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Some thoughts on President Trump’s authority to replace Director Cordray

Posted in CFPB General

There has been some debate about President Trump’s authority to designate a replacement for Director Cordray should he resign or be removed by the President.

The Dodd-Frank Act authorizes the CFPB Director to appoint a Deputy Director who shall “serve as acting Director in the absence or unavailability of the Director.”  Since the resignation of Steven Antonakes as Deputy Director in July 2015, the position of Deputy Director has remained unfilled.  Currently, David Silberman is serving as Acting Deputy Director.  Should Director Cordray resign or be removed by the President, it is unclear whether an Acting Deputy Director would be eligible to serve as Acting Director under the Dodd-Frank provision.

Assuming Mr. Silberman could not serve as Acting Director (or was also removed by President Trump), the President might be able to rely on the Federal Vacancies Reform Act of 1998 to temporarily fill the vacancy with one of his Senate-confirmed Cabinet members or another confirmed agency head until his nominee for Director is confirmed.  The Act provides that “if an officer of an Executive agency…whose appointment to office is required by the President, by and with the advice and consent of the Senate, dies, resigns or is otherwise unable to perform the functions and duties of the office…the President (and only the President) may direct a person who serves in an office for which the appointment is required to be made by the President, by and with the advice and consent of the Senate, to perform the functions and duties of the vacant office temporarily in an acting capacity [subject to the Act’s time limitations.]”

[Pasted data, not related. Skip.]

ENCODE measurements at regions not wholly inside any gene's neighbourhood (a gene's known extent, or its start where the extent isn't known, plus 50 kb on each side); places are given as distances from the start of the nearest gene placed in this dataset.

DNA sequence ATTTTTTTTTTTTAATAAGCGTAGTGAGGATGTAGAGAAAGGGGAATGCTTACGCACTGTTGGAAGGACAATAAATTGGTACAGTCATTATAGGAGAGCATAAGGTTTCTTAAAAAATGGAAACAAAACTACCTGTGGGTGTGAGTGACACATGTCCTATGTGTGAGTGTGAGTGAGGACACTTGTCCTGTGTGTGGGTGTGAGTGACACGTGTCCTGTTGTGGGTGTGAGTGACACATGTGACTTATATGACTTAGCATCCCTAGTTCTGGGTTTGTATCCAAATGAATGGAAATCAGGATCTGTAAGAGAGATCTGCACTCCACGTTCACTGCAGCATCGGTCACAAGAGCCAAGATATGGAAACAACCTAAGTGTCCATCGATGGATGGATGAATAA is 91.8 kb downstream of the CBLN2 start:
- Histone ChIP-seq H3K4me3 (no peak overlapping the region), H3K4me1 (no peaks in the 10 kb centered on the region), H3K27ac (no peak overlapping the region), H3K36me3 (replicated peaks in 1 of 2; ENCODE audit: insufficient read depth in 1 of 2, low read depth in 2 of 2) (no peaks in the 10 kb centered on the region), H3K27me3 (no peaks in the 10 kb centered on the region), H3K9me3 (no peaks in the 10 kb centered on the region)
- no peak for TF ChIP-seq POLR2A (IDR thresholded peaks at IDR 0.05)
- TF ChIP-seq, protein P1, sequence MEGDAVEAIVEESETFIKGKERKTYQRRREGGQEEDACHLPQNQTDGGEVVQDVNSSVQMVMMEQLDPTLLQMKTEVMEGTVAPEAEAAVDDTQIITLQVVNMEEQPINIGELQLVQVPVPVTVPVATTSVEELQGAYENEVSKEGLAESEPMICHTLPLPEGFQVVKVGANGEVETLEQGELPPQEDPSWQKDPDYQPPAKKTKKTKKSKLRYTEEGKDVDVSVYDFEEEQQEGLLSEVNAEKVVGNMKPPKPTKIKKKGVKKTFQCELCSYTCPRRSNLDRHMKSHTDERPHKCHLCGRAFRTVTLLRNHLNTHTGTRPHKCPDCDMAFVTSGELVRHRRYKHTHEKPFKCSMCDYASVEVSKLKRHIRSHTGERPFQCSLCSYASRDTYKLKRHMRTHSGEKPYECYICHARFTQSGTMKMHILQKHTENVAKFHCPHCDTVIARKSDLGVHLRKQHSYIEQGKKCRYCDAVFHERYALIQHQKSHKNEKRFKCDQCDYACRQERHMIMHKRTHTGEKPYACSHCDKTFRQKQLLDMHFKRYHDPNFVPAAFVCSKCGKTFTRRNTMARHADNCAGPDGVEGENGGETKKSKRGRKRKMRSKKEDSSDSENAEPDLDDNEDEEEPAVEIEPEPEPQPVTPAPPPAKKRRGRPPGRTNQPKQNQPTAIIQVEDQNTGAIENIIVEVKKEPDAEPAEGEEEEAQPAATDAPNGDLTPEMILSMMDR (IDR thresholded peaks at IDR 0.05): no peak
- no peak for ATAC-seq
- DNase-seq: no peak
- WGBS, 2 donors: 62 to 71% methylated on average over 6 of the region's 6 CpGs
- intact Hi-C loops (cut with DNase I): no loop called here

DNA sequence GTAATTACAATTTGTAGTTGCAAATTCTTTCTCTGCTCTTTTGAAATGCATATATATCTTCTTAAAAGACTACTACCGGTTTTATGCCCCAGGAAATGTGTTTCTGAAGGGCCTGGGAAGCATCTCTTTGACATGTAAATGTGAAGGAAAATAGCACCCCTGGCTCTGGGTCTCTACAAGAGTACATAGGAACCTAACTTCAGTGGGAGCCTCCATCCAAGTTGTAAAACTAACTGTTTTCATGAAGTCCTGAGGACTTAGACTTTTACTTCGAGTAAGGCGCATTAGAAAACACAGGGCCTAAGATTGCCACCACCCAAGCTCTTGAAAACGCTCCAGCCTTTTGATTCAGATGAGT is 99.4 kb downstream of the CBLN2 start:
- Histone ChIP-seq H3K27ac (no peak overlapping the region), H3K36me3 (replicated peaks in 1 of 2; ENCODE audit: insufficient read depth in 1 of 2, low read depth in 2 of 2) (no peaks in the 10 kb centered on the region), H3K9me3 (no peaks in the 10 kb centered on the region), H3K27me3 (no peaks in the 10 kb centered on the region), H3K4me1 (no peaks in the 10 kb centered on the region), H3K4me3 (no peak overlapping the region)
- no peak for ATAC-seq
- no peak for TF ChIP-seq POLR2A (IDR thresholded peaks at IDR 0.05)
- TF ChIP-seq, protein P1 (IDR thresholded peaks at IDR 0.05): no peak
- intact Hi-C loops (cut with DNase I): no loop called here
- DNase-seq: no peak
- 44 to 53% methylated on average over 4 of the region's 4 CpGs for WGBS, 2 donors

It is unclear, however, whether Director Cordray would be considered the officer of an “executive agency” for purposes of the Act (which does not define the term).  The CFPB is designated an “executive agency” by the Dodd-Frank Act for purposes of its placement within the Executive Branch.  However, for purposes of the independence of its leadership, it is structured as an “independent agency” rather than an “executive agency.”  In its PHH decision, which has not yet taken effect, the D.C. Circuit changed the CFPB’s structure from an independent to an executive agency.  The Trump Administration could take the position that it does not have to wait for the PHH appeal to be resolved before it considers the CFPB to no longer be an independent agency.

Dodd-Frank Act Section 1066, entitled “Interim Authority of the Secretary,” authorized the Secretary of the Treasury “to perform the functions of the Bureau” under Subtitle X “until a Director is confirmed.”  Although it appears this provision would no longer apply pending confirmation of the next director, it suggests that Steven Mnuchin, President Trump’s nominee for Treasury Secretary, would be an appropriate person for Mr. Trump to designate under the Act as Acting CFPB Director (assuming Mr. Mnuchin is confirmed).  In addition, since only a simple majority vote would be required to confirm Mr. Trump’s nominee for CFPB Director, the confirmation process should not be lengthy (barring any legal action brought challenging Director Cordray’s removal that would delay the process).